Australian cities should be vertical & multidimensional

Australian cities should be vertical & multidimensional

Place Strategy Director, Tom Oliver Payne’s recent trip to Hong Kong filled him with a love of verticality and prompted him to ask how we can bring the multidimensional experience to Sydney?

On a recent trip overseas, I finally experienced the spectacle of the city of Hong Kong. Sipping on a beer from an upper floor bar, I was engrossed by immense, vertical cityscape – made even more intriguing by thick layer of fog below. I was guided up narrow stairwells to rooftop parks and podium bars, seemingly hidden from its meandering streets. I watched kids playing cheerfully in inner city parks, next to teenagers during an intense game of basketball. The word “vibrant” sprang to mind. Although I promised myself to stop using it.

I thought back to life in the Sydney CBD. It seemed dull by comparison. Suits by day, commuters by night – scrambling to get home before the peak hour rush. Yes, a few bars with a steady flow into the evening. But surely it could be so much more? I imagined ascending Sydney’s tallest towers for live music, swimming pools with panoramic harbour views, dazzling art installations hanging from grey infrastructure, and colourful playgrounds set in-amongst the buildings ensuring play, fun and joy isn’t just something for the weekends.

Surely, Sydney could be so much more. And why wouldn’t it?

After years of border restrictions, ghostly city centres and empty offices, you may have assumed our city’s economic woes had finally disappeared, and the future of our ‘CBDs’ is finally looking bright. Well, not quite. While office vacancy rates have staggered back towards the 13% mark, and visitor spend continues to climb, our city centres face a much bigger challenge: people have reconsidered their relationship with the city, and demand more than just desk space. The term “Central Business District” no longer rings true as people demand more reasons to make the daily commute.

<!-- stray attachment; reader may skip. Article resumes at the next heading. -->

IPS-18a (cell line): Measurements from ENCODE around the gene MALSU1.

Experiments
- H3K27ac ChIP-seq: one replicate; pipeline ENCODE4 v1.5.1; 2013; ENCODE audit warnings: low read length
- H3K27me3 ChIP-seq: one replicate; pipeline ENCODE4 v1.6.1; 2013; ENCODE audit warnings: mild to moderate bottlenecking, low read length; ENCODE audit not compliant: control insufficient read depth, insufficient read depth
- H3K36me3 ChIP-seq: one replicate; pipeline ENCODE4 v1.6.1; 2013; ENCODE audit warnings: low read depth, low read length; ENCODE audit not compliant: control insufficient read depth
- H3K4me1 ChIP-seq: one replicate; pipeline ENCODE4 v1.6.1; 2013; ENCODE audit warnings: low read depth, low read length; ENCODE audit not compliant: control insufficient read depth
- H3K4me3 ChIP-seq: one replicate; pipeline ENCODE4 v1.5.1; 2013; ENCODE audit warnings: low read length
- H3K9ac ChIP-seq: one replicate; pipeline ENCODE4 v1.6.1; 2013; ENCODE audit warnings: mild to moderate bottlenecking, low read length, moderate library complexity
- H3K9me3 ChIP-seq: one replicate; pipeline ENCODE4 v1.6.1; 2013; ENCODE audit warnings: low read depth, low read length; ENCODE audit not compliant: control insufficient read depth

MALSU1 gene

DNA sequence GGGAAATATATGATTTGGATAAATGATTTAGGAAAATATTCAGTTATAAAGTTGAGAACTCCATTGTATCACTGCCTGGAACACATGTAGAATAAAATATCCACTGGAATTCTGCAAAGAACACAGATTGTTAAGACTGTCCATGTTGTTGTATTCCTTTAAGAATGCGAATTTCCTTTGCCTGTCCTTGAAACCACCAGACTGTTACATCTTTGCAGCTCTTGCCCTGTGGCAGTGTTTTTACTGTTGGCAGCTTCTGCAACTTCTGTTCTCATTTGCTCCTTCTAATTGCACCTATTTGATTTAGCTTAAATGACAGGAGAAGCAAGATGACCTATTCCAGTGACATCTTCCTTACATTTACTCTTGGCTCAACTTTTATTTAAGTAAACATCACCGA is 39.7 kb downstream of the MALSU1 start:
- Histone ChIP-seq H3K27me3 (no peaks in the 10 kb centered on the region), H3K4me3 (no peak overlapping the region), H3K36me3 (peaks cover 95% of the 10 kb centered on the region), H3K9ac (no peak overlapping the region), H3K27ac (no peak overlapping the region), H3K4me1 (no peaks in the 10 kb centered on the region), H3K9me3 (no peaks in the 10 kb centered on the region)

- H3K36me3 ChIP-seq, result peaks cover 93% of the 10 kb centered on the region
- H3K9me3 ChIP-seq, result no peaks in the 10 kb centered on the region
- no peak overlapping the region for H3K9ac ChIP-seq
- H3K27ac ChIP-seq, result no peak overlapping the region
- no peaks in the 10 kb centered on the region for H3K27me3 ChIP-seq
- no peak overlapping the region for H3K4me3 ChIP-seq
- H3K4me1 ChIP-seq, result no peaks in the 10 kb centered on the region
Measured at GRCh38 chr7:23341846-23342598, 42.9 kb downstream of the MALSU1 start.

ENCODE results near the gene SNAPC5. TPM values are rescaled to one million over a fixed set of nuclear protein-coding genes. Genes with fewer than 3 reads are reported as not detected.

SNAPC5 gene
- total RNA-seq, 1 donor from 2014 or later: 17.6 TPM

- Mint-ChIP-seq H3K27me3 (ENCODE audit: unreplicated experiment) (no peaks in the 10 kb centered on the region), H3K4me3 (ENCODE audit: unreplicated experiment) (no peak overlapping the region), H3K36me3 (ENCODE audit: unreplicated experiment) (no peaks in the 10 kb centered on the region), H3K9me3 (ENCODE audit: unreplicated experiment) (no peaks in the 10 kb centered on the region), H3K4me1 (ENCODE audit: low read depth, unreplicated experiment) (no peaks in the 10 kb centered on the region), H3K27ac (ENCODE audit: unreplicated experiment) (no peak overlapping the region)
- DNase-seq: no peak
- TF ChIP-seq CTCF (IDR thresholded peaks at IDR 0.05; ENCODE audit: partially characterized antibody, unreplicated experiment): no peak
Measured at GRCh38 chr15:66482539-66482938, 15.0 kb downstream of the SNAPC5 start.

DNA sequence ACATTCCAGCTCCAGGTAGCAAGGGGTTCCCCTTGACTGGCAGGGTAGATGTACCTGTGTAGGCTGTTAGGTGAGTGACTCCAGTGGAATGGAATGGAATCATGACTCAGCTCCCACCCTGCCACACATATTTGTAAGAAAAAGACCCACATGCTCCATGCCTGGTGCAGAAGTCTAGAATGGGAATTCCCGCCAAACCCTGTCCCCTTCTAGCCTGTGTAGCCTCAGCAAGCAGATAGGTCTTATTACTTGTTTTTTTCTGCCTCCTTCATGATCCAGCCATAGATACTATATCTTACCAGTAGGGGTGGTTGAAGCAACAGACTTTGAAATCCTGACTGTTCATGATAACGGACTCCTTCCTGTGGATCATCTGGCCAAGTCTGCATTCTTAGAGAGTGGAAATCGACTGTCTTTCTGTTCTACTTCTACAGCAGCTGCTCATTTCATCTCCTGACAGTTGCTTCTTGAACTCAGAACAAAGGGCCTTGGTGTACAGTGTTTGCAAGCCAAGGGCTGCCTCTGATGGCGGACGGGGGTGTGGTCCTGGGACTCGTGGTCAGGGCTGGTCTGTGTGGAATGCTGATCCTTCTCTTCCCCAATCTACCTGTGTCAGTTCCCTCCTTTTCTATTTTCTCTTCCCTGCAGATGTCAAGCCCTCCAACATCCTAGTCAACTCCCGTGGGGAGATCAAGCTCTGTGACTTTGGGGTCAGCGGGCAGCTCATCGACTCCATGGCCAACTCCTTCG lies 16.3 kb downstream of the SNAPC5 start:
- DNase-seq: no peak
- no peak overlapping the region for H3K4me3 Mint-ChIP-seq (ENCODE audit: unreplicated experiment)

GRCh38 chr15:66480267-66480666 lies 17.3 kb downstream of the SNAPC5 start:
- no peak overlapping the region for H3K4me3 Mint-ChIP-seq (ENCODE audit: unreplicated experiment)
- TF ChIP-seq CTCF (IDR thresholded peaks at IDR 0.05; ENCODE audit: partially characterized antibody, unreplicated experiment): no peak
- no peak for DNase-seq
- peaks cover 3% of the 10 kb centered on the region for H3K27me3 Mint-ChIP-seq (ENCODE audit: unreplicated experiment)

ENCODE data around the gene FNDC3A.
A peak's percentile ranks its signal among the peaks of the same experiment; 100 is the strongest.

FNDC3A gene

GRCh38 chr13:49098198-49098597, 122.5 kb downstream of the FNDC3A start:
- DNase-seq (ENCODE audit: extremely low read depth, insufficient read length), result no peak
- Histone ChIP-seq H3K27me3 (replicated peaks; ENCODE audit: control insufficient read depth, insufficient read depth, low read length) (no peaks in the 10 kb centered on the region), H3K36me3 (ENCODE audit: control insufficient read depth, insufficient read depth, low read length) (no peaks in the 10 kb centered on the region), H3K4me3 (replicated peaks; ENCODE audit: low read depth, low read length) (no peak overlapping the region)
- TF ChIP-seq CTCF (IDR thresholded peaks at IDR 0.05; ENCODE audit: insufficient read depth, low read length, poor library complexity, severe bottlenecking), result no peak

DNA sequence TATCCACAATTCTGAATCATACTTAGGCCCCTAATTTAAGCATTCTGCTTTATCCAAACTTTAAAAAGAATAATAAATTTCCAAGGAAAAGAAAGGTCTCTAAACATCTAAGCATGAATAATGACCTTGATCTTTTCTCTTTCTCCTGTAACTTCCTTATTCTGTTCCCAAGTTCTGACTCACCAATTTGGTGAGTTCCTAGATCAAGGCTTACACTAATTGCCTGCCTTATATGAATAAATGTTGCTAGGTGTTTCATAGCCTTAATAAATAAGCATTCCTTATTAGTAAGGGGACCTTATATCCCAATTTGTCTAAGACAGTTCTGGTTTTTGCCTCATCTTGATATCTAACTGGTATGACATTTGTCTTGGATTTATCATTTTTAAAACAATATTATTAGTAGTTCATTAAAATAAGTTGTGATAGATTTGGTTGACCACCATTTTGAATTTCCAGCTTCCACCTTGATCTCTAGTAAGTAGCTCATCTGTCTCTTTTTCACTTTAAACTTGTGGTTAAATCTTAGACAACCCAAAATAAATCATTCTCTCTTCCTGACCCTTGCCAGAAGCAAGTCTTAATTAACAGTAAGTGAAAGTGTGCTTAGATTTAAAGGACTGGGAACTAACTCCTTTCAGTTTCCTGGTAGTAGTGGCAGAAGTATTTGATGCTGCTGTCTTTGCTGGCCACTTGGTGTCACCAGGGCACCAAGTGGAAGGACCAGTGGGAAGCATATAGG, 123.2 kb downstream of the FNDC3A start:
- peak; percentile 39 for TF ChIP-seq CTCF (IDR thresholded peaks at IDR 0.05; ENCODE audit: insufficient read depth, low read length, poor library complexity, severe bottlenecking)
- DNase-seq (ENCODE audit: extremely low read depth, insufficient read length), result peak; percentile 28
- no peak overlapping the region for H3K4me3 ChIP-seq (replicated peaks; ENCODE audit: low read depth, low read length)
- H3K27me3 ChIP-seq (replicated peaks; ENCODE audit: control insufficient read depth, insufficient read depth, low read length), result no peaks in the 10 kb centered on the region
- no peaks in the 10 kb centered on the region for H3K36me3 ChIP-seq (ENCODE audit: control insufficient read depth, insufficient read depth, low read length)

The 20th century city was far different to the one of today. Heavy industry with thick fumes and heavy machinery was no place for offices, schools and homes. But as the cities have become increasingly service-oriented, views around strict, single use zoning have become increasingly divided. Broadly speaking, while those in the ‘Jane Jacobs camp’ argue for a mixing across all buildings, neighbourhoods and cities, others argue that strict, single use zoning should be retained to support people’s health and safety and the viability of industry. The argument continues to this day – which land uses can go together, where can they go together, and who decides?

When we consider the specific attributes across city centres such business clusters, transport connections and institutional proximity we begin to see the need for a more nuanced approach to land use planning and development, and by considering the city as a multidimensional sphere, the opportunities seem endless.

“Smarter CBDs are seizing the opportunity to diversify the space, to attract more than professional service workers and to bring residents, long-term wealth and activity around the clock,” says David Harding, Executive Director of Business NSW, an Australian not-for-profit membership organisation that advocates on behalf of Australian businesses. All that, Harding might add, will create dynamic experiences that make the most of expensive, vertical assets.

While cities like London long been investing in the vertical experience, with buildings like the Walkie Talkies infamous rooftop park, the elevated terraces of the Tate Modern and the more recent “Lift 109” at Battersea Power Station, these are just the tip of the iceberg. Existing rooftops and B-grade office spaces can be transformed and new buildings can be created that offer new, utterly unique experiences, offering a competitive edge and helping to attract global talent.

For centuries, the experience of cities has largely been two-dimensional, but as the business districts become ‘social districts’ now is the time to maximise the value of verticality.

Article by Tom Oliver Payne, Place Strategy Director, Hoyne

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